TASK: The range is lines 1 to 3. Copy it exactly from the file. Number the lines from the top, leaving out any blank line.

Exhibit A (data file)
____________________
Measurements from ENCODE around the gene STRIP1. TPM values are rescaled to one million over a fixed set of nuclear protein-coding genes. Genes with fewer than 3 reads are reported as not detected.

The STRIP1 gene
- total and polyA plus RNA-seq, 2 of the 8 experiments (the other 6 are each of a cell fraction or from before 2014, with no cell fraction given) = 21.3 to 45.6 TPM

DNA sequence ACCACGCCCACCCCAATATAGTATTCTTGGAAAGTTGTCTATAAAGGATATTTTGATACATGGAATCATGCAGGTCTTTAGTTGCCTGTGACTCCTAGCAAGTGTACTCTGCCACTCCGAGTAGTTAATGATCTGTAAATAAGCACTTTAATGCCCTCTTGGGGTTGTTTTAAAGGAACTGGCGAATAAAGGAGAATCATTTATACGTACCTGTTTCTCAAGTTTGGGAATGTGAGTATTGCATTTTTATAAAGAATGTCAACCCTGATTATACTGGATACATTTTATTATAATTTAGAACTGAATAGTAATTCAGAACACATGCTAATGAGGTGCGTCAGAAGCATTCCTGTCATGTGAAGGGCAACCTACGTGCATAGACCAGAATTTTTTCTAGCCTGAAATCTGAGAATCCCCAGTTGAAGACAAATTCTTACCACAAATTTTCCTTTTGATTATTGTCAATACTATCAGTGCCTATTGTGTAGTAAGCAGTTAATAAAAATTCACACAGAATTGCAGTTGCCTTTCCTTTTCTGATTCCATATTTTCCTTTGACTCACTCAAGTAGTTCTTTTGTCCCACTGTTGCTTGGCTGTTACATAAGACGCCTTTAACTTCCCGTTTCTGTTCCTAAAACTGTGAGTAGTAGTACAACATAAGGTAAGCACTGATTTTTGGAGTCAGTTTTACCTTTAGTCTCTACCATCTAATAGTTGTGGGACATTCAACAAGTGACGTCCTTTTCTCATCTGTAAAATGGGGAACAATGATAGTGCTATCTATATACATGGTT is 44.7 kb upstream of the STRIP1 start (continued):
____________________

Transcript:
Measurements from ENCODE around the gene STRIP1. TPM values are rescaled to one million over a fixed set of nuclear protein-coding genes. Genes with fewer than 3 reads are reported as not detected.

The STRIP1 gene
- total and polyA plus RNA-seq, 2 of the 8 experiments (the other 6 are each of a cell fraction or from before 2014, with no cell fraction given) = 21.3 to 45.6 TPM